Forgotten scroll by blind Indian Painter found after 100 years
The scroll, titled ‘Scenes from Santiniketan’, which is just six inches wide, will travel in July to Santiniketan, the university town founded by Nobel Laureate Rabindranath Tagore
Oscar winning filmmaker Satyajit Ray (left) made a documentary on Benodebehari Mukherjee Mukherjee (right)
-(Image Credit: The BBC)
A 44-foot-long Japanese-style handscroll painted by the renowned Indian blind artist, Benodebehari Mukherjee, has resurfaced after almost a century and is on public display in the Indian city, of Kolkata, his birthplace, the BBC reported.
Mukherjee, born in 1904, was blind in one eye and lost his vision completely at the age of 53, following eye surgery for his other functional myopic eye.
However, he continued to create remarkable works as a landscape painter, sculptor, and muralist, becoming a defining figure in 20th-century Indian modern art.
The scroll, titled Scenes from Santiniketan, which is just six inches wide, will travel in July to Santiniketan, the university town founded by Nobel Laureate Rabindranath Tagore, where Mukherjee was a student and later a teacher.
This is the longest scroll ever created by the artist.
The scroll’s journey to its current display in Kolkata involved several exchanges. It appears that Mukherjee gifted or sold the scroll to Sudhir Khastagir, an art school graduate in Santiniketan, around 1929.
Khastagir later gifted it to another artist, who eventually sold it to Rakesh Saini, an archivist and owner of an art gallery in Kolkata, six years ago.
Crafted when Mukherjee was just 20 years old, the captivating scroll features ink and watercolor paintings meticulously layered on paper.
It takes the viewer on a journey through Santiniketan, starting with a figure sitting under a tree, possibly representing the artist himself.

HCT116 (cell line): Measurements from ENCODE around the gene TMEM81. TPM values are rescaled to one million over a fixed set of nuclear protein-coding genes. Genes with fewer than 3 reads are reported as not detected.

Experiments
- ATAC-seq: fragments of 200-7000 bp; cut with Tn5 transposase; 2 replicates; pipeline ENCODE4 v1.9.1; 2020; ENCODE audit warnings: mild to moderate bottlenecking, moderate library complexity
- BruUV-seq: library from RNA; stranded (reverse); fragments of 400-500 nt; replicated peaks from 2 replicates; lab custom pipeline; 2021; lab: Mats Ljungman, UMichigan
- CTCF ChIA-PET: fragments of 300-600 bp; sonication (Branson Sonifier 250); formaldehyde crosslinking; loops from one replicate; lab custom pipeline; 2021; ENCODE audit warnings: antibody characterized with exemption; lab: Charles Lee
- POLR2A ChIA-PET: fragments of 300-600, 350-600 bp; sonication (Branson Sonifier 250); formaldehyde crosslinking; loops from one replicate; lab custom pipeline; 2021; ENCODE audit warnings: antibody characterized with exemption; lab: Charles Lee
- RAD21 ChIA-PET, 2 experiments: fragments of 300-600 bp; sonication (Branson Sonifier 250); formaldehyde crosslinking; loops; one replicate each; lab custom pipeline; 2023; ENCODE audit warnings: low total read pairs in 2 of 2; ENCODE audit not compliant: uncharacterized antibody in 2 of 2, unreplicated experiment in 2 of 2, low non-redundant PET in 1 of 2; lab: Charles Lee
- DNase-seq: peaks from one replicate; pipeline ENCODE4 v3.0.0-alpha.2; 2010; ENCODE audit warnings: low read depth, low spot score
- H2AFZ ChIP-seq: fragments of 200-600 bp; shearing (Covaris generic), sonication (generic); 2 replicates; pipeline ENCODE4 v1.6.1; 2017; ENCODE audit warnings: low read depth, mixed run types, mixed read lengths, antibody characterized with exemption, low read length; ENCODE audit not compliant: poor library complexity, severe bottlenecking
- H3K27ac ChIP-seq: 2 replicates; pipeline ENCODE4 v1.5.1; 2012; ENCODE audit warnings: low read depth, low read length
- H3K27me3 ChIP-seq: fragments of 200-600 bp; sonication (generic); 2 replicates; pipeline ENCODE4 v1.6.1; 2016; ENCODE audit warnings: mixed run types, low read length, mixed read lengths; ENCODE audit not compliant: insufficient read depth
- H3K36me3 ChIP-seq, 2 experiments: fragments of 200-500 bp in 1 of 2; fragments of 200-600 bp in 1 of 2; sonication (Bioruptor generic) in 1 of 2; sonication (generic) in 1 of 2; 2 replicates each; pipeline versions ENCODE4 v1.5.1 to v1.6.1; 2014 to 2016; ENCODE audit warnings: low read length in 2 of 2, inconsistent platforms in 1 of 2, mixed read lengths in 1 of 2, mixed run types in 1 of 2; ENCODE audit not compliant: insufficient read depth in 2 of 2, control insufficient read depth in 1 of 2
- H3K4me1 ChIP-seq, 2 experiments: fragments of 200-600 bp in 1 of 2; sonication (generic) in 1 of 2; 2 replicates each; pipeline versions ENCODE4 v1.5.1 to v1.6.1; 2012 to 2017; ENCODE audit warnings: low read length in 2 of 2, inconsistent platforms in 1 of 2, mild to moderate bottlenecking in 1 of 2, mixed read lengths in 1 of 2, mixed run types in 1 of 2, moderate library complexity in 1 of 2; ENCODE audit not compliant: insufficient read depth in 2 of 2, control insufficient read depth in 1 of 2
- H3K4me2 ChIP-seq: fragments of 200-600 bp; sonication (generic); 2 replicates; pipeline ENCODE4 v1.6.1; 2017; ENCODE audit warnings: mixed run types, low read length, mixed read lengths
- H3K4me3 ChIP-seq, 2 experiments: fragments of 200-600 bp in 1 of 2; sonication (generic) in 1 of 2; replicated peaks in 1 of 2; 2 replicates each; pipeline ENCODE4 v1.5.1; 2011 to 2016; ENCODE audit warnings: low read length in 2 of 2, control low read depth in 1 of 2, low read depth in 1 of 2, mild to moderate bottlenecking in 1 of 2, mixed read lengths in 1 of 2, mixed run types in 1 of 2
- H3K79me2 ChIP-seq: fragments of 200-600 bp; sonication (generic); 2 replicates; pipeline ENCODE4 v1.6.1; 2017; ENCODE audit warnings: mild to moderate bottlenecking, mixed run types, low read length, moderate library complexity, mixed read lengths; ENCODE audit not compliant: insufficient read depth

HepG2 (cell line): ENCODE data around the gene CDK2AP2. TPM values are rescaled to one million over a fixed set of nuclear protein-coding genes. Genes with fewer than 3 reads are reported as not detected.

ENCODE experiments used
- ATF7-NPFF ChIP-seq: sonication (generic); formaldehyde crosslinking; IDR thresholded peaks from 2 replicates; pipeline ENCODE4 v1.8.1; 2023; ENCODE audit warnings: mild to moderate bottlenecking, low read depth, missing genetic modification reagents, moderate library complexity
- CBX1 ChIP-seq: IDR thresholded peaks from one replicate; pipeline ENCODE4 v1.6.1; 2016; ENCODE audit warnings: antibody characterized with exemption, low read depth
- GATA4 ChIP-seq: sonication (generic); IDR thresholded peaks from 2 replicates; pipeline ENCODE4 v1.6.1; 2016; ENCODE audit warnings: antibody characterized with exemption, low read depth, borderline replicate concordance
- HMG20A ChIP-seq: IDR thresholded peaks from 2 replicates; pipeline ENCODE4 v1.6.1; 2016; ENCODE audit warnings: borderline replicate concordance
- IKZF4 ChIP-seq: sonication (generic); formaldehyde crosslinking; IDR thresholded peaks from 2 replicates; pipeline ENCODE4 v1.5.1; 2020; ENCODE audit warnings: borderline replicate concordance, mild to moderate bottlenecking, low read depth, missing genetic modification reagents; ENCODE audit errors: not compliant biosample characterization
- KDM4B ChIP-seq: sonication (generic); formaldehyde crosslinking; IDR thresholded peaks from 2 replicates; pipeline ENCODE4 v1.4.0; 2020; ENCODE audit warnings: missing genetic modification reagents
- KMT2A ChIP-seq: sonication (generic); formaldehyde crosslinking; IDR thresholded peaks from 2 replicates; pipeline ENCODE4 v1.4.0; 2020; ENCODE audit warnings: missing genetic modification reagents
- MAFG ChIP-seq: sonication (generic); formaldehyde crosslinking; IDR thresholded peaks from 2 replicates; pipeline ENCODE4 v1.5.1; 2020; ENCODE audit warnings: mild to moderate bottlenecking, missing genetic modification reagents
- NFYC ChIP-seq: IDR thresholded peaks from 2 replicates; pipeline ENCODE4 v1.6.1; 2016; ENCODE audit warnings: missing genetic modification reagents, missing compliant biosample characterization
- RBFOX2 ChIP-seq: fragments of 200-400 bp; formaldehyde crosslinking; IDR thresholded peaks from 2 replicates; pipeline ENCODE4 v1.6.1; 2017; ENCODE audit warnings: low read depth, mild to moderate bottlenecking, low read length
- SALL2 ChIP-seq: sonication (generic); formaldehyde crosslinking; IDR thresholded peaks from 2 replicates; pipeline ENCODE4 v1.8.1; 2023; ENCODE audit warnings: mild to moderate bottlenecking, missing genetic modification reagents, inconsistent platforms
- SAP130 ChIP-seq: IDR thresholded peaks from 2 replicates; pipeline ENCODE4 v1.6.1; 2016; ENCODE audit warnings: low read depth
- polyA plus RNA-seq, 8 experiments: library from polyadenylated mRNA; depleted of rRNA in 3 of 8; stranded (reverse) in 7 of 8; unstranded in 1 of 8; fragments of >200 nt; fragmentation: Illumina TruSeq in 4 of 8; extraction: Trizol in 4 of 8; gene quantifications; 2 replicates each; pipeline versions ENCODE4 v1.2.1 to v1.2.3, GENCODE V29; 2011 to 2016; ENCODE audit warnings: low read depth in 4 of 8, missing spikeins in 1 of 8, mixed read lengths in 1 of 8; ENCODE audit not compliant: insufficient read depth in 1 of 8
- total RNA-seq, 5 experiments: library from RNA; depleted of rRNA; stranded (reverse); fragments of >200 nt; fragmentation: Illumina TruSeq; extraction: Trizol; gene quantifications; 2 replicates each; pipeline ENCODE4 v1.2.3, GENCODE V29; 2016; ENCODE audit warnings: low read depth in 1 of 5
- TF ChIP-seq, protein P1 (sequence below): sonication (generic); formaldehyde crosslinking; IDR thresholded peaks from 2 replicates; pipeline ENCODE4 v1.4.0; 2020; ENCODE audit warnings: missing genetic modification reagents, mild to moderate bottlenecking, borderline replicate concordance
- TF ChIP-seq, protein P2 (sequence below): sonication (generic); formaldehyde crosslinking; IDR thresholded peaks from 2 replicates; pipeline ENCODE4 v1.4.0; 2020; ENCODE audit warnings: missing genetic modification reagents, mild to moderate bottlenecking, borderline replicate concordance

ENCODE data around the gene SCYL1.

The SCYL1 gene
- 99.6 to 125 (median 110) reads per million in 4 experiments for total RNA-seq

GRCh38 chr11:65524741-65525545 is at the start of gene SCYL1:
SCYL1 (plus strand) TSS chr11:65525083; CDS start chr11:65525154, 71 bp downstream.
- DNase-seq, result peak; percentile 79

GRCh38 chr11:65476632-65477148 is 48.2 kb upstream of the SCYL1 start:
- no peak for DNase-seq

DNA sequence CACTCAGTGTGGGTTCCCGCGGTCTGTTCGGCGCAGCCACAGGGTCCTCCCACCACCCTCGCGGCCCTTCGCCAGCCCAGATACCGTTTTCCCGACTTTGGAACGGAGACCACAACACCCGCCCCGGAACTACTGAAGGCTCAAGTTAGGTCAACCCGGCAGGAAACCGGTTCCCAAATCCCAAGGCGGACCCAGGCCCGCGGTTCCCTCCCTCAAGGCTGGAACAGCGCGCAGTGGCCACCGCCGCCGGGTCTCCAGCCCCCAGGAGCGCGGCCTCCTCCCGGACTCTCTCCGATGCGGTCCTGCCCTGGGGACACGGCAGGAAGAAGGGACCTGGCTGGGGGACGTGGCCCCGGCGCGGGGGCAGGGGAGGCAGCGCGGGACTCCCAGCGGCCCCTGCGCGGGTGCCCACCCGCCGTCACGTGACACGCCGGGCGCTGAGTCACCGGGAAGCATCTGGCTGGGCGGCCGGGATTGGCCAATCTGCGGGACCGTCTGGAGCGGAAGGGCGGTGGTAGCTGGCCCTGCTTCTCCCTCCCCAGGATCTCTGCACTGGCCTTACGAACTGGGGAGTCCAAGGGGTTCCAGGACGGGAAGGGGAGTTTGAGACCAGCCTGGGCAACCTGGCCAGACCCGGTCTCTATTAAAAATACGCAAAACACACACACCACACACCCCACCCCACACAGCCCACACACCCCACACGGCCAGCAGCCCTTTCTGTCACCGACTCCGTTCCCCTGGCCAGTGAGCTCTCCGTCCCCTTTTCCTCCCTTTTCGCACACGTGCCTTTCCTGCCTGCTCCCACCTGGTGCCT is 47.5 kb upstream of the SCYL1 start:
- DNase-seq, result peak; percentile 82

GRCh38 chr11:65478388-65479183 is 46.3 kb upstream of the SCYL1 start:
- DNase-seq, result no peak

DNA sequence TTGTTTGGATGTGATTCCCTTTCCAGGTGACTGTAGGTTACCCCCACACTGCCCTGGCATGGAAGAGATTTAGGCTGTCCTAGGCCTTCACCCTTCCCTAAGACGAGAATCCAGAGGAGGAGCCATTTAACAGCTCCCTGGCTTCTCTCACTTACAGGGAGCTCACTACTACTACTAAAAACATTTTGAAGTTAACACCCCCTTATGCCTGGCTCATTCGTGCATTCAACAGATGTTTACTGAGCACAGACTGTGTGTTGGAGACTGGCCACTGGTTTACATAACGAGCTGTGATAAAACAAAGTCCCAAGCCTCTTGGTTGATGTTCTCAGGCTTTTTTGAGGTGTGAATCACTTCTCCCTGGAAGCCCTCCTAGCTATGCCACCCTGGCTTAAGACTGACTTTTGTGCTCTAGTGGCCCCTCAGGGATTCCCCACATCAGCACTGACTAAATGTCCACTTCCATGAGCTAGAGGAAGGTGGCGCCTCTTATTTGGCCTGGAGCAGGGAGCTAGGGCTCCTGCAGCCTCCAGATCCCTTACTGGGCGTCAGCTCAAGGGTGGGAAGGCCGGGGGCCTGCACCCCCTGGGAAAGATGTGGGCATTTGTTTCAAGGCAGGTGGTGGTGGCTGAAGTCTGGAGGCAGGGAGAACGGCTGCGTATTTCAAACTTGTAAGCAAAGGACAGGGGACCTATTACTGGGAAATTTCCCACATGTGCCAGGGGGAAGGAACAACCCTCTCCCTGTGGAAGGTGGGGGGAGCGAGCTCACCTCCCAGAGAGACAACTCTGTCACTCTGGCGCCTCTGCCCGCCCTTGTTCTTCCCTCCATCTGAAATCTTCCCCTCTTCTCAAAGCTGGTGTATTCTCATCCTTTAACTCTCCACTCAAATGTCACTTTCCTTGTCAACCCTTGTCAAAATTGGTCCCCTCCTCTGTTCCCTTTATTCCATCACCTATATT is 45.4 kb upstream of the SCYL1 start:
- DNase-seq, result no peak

The scroll guides the viewer through a forest of Sal trees, changing seasons, and various scenes depicting human figures, animals, and nature. It also captures the artist’s sense of solitude and isolation, expressed without self-pity or bitterness.
Mukherjee’s teacher at Santiniketan, Nandalal Bose, was initially concerned about his visually impaired student but decided to let him pursue art if he showed sincerity and interest.
Mukherjee went on to become an influential artist, with notable students such as KG Subramanyan, Somnath Hore, and filmmaker Satyajit Ray.
The scroll remained hidden for nearly a century until it was acquired by Sahni, owner of Gallery Rasa in Kolkata, in 2017.
Alongside the scroll, the Kolkata exhibition also features reproductions of Mukherjee’s other works, including The Khoai, Village Scenes, and Scenes in Jungle.
Owned by the Victoria & Albert Museum in London, the last artwork is beautifully painted on the semi-circular pith of a banana tree.
Some of his famous frescos are displayed at Santiniketan, showcasing his talent prior to losing his vision.
Despite his blindness, Mukherjee continued to create art until the end, producing murals, collages, and sculptures with the same artistic skill.
In a rare comment on his impaired vision, he described blindness as a new feeling, experience, and state of being.
The rediscovery of this forgotten scroll not only highlights the talent and resilience of Mukherjee but also provides an opportunity for art enthusiasts to appreciate and celebrate his contributions to Indian art.